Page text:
Pope Francis wants the ‘great mystic’ Gaudi to become a saint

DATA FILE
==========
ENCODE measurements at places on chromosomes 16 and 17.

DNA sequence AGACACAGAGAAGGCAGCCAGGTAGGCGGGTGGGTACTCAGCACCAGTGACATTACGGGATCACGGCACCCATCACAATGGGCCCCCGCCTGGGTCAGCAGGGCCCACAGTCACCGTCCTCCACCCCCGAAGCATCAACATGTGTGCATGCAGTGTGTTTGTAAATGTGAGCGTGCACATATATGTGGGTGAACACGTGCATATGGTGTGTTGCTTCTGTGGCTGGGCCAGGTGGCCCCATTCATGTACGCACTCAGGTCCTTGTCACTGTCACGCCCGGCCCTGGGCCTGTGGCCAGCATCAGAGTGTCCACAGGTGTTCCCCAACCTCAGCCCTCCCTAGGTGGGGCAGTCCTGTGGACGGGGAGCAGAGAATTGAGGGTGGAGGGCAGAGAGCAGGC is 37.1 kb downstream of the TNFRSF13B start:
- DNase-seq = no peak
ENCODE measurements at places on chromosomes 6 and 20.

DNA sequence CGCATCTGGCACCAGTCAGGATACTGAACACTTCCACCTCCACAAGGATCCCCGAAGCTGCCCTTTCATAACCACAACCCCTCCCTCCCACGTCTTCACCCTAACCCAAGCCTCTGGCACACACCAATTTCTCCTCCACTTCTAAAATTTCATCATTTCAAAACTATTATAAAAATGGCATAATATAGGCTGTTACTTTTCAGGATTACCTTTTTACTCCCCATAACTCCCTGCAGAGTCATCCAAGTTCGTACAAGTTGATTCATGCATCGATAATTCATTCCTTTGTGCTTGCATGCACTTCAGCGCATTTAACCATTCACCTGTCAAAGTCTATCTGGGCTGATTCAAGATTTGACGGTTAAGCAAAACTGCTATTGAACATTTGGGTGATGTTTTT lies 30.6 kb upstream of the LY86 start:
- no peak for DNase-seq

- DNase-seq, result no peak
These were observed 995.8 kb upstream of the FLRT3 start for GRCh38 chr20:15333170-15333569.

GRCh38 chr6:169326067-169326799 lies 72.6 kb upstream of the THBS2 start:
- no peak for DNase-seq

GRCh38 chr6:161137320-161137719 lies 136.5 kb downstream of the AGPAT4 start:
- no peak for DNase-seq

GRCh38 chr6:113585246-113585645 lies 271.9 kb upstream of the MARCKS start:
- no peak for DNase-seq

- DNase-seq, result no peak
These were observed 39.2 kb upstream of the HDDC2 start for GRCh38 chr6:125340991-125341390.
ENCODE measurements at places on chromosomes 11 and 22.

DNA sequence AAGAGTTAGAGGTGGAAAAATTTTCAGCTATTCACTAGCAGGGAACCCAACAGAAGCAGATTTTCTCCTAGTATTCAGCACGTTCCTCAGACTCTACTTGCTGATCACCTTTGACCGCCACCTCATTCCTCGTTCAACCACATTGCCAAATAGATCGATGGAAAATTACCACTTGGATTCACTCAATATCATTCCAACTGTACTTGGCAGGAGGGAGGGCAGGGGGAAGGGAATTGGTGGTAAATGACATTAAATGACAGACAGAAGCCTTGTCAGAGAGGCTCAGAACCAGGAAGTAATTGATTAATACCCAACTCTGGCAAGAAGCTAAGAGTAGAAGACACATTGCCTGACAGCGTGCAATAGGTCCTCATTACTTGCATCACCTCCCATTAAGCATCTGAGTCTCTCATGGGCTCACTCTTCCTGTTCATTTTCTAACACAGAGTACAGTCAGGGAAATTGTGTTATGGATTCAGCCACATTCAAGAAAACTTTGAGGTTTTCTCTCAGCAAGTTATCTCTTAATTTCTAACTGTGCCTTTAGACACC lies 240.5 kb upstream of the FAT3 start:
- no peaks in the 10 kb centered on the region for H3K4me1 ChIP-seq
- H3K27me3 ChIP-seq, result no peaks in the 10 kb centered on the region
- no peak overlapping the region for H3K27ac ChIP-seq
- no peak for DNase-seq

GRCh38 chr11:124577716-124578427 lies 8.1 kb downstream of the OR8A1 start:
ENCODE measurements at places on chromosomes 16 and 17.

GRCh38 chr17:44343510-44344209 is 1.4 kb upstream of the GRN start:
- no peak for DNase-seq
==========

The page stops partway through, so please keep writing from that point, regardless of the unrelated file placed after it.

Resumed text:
Rome, Italy, Dec 18, 2015 / 06:25 pm (CNA).- On Wednesday Pope Francis met with members of the organization in charge of promoting the cause for canonization of Antoni Gaudi, known as “God’s architect,” telling them that he hopes the cause moves forward quickly. “The meeting with Pope Francis was an unforgettable experience; he told me that ‘Gaudi is a great mystic’ and that he hopes he will be declared Venerable soon,” Jose Manuel Almuzara told CNA Dec. 18. Almuzara heads the Association for the Beatification of Antoni Gaudi. Originally started as a small group of laymen with a tiny budget, the association decided to investigate the possibility in of Gaudi’s sainthood in 1992; the cause for his canonization was officially opened in Rome in 2003. In Rome this week for a conference and concert inspired by Gaudi, Almuzara was accompanied by the postulator of Gaudi’s cause for canonization, Silvia Correale, as well as other members of the association. Titled “Gaudi and mercy,” the event took place the afternoon of Dec. 15 at the Pontifical Institute of Sacred Music. Almuzara was the speaker, and was joined by pianist Manuel José Ruíz Segarra and soprano Rocío Martínez for the concert. The group met with Pope Francis the next day during his Dec. 16 general audience. During the encounter, Almuzara said that he recited one of Gaudi’s more famous quotes: “The Church does not cease to build and therefore its head is the Pope – which means he builds bridges – churches are bridges to reach Glory.” He told Francis he appreciates his efforts to “build bridges,” and asked if the pontiff had read a book he had given to him in April titled “Sagrada Familia, Opus Magnum de Gaudí,” to which the Pope replied that he had. Almuzara explained that the association had wanted to participate in the Jubilee of Mercy in a concrete way, so they came up with the idea of the “Gaudi and mercy” workshop and invited members of universities, dioceses, institutions, schools, parishes from around the world to participate. When he handed the Pope a flier, Almuzara recalled how Francis said the workshop seemed like “an excellent idea.” “(Gaudi) is an example of life and work who took mercy into account, with a face to recognize, contemplate and serve; who throughout his life lived with intensity the signs of the presence and the closeness of God,” Almuzara said. The audience with the Pope, then, was a means of uniting with his desire to make the Church “a credible sign of mercy,” he said, adding that “we believe that Antoni Gaudi is an example through his life and work.” Gaudi, a Servant of God, was born in 1852 in Spain’s autonomous community of Catalonia. He was a devout Catholic, which together with forms drawn from nature greatly influenced his architecture; he has received the nickname “God’s architect” due to the emphasis he placed on religion in his works. His most famous work is the basilica of the Sagrada Familia (Holy Family) in Barcelona. He began his work on the masterpiece in 1883, and in 1914 stopped all other projects to work exclusively on the masterpiece, to which he dedicated himself until his death in 1926. The church was consecrated by Benedict XVI in 2010, and named a basilica. Still under construction, it is expected to be completed by 2026, to coincide with the 100th anniversary of Gaudí’s death. The basilica is known to have inspired conversions, one of whom was a Japanese architect who in 1998 was sent by the South Korean government to study Gaudi’s work in Barcelona, in preparation for an exhibition on the Gaudi’s works. Given only one week to complete his work, the man, a Buddhist at the time, wrote a letter to the association several months later revealing that he was converting to Catholicism. That same Japanese architect designed a special ambo for Florence’s Cathedral of Santa Maria del Fiore, which was completed and installed in time for Francis’ Nov. 10 visit to the Italian city. (Almuzara told us this during the Pope’s visit to Florence – we tried to track the architect down, but were never able to reach him.) Almuzara and Correale also had a meeting with Cardinal Angelo Amato, Prefect of the Congregation of the Causes of Saints, and the congregation’s secretary Archbishop Marcello Bartolucci, in order to discuss the progress of Gaudi’s cause. The meeting was “very cordial and helpful,” Almuzara said, adding that while no dates have been set, the cardinal encouraged them to continue working to advance the cause. Specifically, the cardinal encouraged them in their work compiling what is called the “la positio super vita, virtutibus et fama sanctitatis,” that is, the book compiling “the position on the life, virtues and reputation of holiness” of the person under question. Included in “the positio” are several things, which Almuzara listed as: a full exposition on the history of the cause or process; the declarations of the witnesses and the documentation on the person’s life, work and the reputation of holiness of the person’s intercession; the opinion on the person’s writings; the documented biography of the person and the information on the heroic virtues they exercised. Once the volume is completed it must be presented to the congregation, Almuzara said, explaining that if they recognize the heroic virtue of Gaudi, it will then be presented to the Pope, who would then authorize it’s publication, allowing Gaudi to be called “Venerable.” He also spoke of possible miracles attributed to Gaudi, saying that while there is “no miracle recognized as such” yet, certain favors have been recorded by individuals and families who have asked for Gaudi’s intercession and sent them in for study. As of now “there is no concrete date for Gaudi to be either a venerable or a blessed,” Almuzara said, but added “who can calculate or put a date on a miracle?” The miracle, he said, “we put in into the hands of Divine Providence, (because) only God knows the day and the hour.” “Therefore we remain vigilant,” he said, and, quoting a remark Gaudi had made about the amount of time needed to complete the Sagrada Familia, stressed that “our client is not in a hurry.” Read more